Clinic Notes from:
These are some of the notes presented at last spring’s PGC/Glazier Basketball coaching Clinic in Chicago.
Secrets to Getting Your Players Minds Right and Motivation
Speaker Scott Savor (Owner/President Secrets in Sports)
Don’t separate the mind from the body
What is going on in your mind is a big deal.
Play present: Where are you? (I’m here) What time is it? (It’s now)
Challenge yourself every day not to be boring to your players!
A coach must be an introvert and an extrovert and know when each is required
When a player or coach doubles their volume, they double their value
“How dare you not change when the environment demands it.” Nelson Mandela
In 2009, the average teenage attention span was 12 seconds, not it is 8 seconds
Catch a players’ eye and command their ears
When a coach or a player messes up:
1) Forget fears and feeling and redirect energy
2) Focus on what is in front of your face
3) Do the next best thing
Demand that players with their eyes and toes (10 toes to the speaker), as well as their ears
We teach what we do, but we reproduce who we are
In 2014 the number one lack of motivation for players was lack of interest or boredom
Consider providing some autonomy at times (not all the time) such as “What drill do you want to do next?”
At the end of practice, ask for requests for a drill or two for tomorrow’s practice
Find ways to measure mastery so that players can see their improvement.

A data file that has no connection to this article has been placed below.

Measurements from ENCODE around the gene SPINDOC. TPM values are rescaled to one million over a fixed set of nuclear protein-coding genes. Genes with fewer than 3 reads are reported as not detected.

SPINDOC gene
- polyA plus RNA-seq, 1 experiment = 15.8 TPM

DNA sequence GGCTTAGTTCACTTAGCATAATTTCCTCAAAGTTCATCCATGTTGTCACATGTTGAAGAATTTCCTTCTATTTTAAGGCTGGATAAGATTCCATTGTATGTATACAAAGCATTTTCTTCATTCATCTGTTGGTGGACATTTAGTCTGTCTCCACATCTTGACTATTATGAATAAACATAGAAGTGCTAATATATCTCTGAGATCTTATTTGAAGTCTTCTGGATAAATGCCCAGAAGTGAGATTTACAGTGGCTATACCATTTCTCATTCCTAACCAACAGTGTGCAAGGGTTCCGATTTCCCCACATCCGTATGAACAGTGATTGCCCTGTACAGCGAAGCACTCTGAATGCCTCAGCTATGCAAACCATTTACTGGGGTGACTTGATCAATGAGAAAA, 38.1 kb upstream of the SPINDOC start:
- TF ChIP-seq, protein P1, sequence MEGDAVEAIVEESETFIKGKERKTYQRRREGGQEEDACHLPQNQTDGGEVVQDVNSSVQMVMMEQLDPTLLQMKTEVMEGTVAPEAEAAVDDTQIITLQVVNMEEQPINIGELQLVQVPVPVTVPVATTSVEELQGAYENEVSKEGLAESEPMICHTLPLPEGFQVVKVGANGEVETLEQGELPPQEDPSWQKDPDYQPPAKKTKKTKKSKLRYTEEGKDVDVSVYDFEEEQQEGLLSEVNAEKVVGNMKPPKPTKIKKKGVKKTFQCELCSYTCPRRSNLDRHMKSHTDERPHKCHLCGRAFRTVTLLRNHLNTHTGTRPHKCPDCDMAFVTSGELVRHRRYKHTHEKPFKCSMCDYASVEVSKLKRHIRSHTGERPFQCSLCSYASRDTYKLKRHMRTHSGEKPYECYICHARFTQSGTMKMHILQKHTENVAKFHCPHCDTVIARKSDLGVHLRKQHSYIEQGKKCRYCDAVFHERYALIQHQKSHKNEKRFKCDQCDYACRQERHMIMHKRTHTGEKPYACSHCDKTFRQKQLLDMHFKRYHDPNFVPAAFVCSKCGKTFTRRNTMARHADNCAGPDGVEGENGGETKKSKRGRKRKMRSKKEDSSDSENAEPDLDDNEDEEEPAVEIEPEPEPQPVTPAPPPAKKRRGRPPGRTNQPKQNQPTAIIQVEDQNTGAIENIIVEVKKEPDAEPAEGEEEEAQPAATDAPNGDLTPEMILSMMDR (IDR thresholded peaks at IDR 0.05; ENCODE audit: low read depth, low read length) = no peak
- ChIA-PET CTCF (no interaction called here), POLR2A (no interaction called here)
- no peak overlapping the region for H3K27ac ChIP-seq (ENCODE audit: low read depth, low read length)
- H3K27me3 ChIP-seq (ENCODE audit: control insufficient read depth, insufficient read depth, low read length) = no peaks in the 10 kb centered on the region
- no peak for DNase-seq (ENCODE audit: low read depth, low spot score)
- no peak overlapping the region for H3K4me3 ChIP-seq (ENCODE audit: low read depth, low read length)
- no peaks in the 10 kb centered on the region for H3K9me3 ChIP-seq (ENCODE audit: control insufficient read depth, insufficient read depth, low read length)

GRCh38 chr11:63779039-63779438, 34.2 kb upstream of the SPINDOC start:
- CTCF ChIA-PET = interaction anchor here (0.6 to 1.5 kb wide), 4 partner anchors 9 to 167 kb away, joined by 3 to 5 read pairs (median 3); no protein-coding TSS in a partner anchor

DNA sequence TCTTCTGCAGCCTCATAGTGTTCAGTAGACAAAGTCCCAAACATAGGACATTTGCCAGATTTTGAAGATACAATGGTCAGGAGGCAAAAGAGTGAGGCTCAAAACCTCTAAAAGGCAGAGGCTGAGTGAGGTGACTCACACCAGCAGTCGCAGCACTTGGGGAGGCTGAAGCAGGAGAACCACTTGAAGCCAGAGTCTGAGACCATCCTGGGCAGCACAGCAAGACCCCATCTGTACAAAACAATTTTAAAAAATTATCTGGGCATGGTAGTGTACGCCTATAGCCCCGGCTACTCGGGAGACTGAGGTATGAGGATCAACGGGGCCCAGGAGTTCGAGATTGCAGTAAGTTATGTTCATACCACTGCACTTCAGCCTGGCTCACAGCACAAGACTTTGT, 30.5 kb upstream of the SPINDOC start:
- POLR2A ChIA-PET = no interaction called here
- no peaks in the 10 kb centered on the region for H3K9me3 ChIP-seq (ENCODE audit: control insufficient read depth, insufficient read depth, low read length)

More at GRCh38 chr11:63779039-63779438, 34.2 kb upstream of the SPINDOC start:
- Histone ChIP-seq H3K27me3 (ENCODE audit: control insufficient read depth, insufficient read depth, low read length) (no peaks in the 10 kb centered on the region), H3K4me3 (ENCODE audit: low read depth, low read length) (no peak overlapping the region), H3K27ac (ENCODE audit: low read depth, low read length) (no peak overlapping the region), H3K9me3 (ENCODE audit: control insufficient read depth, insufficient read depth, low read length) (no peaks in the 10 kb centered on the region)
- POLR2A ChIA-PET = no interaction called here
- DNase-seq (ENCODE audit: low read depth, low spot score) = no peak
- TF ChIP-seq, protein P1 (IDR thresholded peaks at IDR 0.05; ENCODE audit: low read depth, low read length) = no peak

Help players understand the purpose in what you are doing.
Use countdowns such as “30 seconds left in the drill!” or counting backwards on a set number of executions in a drill (example: defense needs to get 7 rebounds to complete the drill, “6 more” after the first rebound). It helps maintain focus. Can’t use this all the time, but use it once or twice a practice. Come up with other ways to use counting backwards in your drills.
Use the Edison rule: “Make all plans and problems public.”
Give reminders to each other of what cannot be forgotten or overlooked. It’s not always what you don’t know yet, but the important things you have forgotten that holds you back.
Here are some more of Scott’s thoughts on coaching
Look at your program, at your practice, your games from both the balcony and the floor at once.
Helping players play present: Where are we? “Here” What time is it? “Now”
When a mistake is made, forget feelings and fears and redirect your energy. Focus on what is in front of your face and do the next best thing.